Murray had never thought much about her beauty before. Having known Tonya since childhood, he always thought of her as Callie's baby sister, the little pest who tagged after them. But now men stood in line to ask for one evening of her company. She must have dated every guy in Niobrara County.
And I can't get a date to save my life.
But what did it matter? He wasn't about to stand in line and grovel at her feet. And he wasn't going to let her get out of this speeding ticket either. She deserved it.
Picking up a clipboard, he positioned the ticket and began filling in the lines with his neat, square printing.
* * *
"Eighty-five dollars!" Tonya sat in one of the two beautician chairs at The Beauty Spot. "Can you believe this, Aggie? Just because I drove a few miles over the speed limit, I have to pay eighty-five bucks. And I can't write out a check-no, I have to get a money order at the bank and mail it to the county courthouse in Cheyenne."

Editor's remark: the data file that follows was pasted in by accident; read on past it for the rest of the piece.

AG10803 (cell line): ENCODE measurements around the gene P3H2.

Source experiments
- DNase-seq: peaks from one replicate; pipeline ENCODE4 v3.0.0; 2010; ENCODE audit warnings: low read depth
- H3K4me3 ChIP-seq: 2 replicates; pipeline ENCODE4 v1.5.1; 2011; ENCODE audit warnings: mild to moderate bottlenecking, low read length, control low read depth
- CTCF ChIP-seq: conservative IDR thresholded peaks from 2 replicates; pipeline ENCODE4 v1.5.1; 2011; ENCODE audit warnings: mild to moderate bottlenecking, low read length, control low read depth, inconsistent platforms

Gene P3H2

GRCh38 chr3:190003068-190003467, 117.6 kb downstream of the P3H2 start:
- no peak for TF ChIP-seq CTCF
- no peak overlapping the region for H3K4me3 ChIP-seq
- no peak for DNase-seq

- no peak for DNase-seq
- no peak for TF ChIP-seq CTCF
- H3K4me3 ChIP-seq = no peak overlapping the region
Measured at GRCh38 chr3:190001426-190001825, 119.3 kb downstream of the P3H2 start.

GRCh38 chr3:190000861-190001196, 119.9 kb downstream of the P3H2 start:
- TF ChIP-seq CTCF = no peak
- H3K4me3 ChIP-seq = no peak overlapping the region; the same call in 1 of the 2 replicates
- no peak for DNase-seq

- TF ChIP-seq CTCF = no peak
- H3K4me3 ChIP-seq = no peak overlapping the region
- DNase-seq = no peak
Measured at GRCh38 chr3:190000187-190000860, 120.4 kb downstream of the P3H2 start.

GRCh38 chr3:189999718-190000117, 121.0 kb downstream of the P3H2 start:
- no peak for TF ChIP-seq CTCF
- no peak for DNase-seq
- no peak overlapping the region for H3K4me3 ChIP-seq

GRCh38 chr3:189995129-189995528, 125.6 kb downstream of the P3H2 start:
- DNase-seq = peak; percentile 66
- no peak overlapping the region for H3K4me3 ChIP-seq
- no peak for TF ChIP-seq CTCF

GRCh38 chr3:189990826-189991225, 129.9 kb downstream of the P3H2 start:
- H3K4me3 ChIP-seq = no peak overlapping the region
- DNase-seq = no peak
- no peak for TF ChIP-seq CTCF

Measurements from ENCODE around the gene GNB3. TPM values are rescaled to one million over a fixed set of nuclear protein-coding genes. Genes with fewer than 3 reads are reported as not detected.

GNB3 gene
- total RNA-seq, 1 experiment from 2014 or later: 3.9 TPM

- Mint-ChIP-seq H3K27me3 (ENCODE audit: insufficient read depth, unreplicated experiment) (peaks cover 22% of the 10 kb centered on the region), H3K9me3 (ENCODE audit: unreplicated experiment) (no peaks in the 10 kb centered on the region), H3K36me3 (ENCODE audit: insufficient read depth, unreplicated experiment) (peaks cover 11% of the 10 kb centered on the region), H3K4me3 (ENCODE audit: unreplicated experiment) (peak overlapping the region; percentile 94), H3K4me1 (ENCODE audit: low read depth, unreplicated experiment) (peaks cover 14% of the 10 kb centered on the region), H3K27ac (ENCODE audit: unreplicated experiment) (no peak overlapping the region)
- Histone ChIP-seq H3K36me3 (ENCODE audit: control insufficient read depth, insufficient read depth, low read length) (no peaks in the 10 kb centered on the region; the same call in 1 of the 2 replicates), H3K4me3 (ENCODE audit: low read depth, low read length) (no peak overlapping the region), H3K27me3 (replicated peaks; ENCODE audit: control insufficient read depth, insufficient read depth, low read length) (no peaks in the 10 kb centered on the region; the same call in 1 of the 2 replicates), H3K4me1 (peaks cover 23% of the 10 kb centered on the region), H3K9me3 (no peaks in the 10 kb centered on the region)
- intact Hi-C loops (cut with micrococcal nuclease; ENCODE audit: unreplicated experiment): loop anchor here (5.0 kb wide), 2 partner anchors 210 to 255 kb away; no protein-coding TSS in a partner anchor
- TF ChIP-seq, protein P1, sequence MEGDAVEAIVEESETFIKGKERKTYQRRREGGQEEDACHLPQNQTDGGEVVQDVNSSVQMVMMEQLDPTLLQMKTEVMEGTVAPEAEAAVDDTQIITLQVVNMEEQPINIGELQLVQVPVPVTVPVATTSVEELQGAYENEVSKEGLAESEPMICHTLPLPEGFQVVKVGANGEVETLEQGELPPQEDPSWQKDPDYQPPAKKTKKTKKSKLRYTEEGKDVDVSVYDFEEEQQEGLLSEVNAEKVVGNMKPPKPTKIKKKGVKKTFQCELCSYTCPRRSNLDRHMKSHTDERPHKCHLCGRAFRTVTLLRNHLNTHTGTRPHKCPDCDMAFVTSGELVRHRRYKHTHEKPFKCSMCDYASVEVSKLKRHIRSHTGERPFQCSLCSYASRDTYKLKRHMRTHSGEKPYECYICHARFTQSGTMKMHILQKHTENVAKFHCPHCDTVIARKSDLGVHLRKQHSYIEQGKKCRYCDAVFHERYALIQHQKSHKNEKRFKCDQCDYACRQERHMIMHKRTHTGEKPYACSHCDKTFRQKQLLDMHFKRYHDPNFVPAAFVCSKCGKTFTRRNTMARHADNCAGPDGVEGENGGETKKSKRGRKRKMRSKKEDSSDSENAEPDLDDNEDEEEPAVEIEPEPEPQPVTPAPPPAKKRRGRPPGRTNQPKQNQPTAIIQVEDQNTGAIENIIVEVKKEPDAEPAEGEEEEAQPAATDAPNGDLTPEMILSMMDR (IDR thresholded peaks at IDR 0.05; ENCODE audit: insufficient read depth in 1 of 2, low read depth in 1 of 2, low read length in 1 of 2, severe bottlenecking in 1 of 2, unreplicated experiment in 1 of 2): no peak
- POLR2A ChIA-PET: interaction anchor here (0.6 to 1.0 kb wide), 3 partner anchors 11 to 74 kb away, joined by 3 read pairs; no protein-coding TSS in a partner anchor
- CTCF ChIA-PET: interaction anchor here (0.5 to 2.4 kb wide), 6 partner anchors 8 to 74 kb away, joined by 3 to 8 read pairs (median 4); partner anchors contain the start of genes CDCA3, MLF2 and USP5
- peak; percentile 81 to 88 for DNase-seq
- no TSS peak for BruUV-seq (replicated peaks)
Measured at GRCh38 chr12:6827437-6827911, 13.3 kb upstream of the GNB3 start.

Agatha Collingsworth swept a broom under the other chair, cleaning up after their one and only customer of the morning. "Now, sugar, it's what I've been telling you for weeks." Her gold bangle bracelets clinked together as she continued sweeping. "Get your bod out of the bed when you're supposed to, and the day'll go much smoother."
"I did get up early, but Murray had determined to give me a ticket. It was premeditated."
Aggie let out a throaty chuckle as she smoothed down her pink beehive hairdo. "Premeditated, eh? More likely Murray was just doing his job."
Tonya raised her chin an inch. "I do not appreciate him watching me like that-sitting in his patrol car waiting for me to drive by and hoping I'd go a few miles over the speed limit so he could ticket me."
"Don't take it so personal." Aggie finished sweeping.
"I can't help it. I never liked Murray Twichell."
"What's wrong with him, sugar?" Aggie's dark brown eyes stared at her. "He's a nice boy."